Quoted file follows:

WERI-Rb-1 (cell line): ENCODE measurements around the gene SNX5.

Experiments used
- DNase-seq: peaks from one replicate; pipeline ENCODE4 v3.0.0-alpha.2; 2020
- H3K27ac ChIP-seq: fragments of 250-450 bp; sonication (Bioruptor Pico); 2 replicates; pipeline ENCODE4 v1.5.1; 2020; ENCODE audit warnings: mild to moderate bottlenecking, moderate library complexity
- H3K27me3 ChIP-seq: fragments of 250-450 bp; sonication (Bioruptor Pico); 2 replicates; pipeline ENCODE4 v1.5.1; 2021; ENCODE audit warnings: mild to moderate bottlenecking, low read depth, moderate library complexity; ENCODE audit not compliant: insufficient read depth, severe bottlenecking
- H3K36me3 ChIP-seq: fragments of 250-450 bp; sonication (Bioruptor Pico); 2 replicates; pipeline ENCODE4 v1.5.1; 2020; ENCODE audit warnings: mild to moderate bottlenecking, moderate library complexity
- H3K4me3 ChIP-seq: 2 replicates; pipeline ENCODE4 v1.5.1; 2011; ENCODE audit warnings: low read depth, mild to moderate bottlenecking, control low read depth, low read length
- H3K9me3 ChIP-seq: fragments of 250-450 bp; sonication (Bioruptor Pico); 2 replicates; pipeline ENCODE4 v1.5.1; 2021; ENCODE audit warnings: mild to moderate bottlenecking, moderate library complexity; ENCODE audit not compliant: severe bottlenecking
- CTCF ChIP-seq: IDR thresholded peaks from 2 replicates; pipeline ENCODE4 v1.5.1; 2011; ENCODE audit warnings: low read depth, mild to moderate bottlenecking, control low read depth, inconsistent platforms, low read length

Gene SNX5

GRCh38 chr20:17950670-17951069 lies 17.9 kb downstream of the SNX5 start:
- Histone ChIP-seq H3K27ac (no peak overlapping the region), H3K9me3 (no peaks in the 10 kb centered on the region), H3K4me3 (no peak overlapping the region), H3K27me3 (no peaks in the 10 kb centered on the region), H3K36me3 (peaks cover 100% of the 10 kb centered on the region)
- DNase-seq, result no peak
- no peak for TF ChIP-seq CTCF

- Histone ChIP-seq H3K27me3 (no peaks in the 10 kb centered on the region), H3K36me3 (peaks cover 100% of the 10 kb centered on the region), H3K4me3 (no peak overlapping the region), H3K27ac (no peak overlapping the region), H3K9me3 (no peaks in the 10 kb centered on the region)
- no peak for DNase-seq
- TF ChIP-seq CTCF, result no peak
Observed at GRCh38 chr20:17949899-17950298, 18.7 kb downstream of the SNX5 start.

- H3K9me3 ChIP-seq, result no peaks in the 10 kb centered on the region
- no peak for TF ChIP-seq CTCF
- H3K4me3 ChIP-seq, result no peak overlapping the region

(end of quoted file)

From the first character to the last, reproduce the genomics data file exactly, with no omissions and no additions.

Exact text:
WERI-Rb-1 (cell line): ENCODE measurements around the gene SNX5.

Experiments used
- DNase-seq: peaks from one replicate; pipeline ENCODE4 v3.0.0-alpha.2; 2020
- H3K27ac ChIP-seq: fragments of 250-450 bp; sonication (Bioruptor Pico); 2 replicates; pipeline ENCODE4 v1.5.1; 2020; ENCODE audit warnings: mild to moderate bottlenecking, moderate library complexity
- H3K27me3 ChIP-seq: fragments of 250-450 bp; sonication (Bioruptor Pico); 2 replicates; pipeline ENCODE4 v1.5.1; 2021; ENCODE audit warnings: mild to moderate bottlenecking, low read depth, moderate library complexity; ENCODE audit not compliant: insufficient read depth, severe bottlenecking
- H3K36me3 ChIP-seq: fragments of 250-450 bp; sonication (Bioruptor Pico); 2 replicates; pipeline ENCODE4 v1.5.1; 2020; ENCODE audit warnings: mild to moderate bottlenecking, moderate library complexity
- H3K4me3 ChIP-seq: 2 replicates; pipeline ENCODE4 v1.5.1; 2011; ENCODE audit warnings: low read depth, mild to moderate bottlenecking, control low read depth, low read length
- H3K9me3 ChIP-seq: fragments of 250-450 bp; sonication (Bioruptor Pico); 2 replicates; pipeline ENCODE4 v1.5.1; 2021; ENCODE audit warnings: mild to moderate bottlenecking, moderate library complexity; ENCODE audit not compliant: severe bottlenecking
- CTCF ChIP-seq: IDR thresholded peaks from 2 replicates; pipeline ENCODE4 v1.5.1; 2011; ENCODE audit warnings: low read depth, mild to moderate bottlenecking, control low read depth, inconsistent platforms, low read length

Gene SNX5

GRCh38 chr20:17950670-17951069 lies 17.9 kb downstream of the SNX5 start:
- Histone ChIP-seq H3K27ac (no peak overlapping the region), H3K9me3 (no peaks in the 10 kb centered on the region), H3K4me3 (no peak overlapping the region), H3K27me3 (no peaks in the 10 kb centered on the region), H3K36me3 (peaks cover 100% of the 10 kb centered on the region)
- DNase-seq, result no peak
- no peak for TF ChIP-seq CTCF

- Histone ChIP-seq H3K27me3 (no peaks in the 10 kb centered on the region), H3K36me3 (peaks cover 100% of the 10 kb centered on the region), H3K4me3 (no peak overlapping the region), H3K27ac (no peak overlapping the region), H3K9me3 (no peaks in the 10 kb centered on the region)
- no peak for DNase-seq
- TF ChIP-seq CTCF, result no peak
Observed at GRCh38 chr20:17949899-17950298, 18.7 kb downstream of the SNX5 start.

- H3K9me3 ChIP-seq, result no peaks in the 10 kb centered on the region
- no peak for TF ChIP-seq CTCF
- H3K4me3 ChIP-seq, result no peak overlapping the region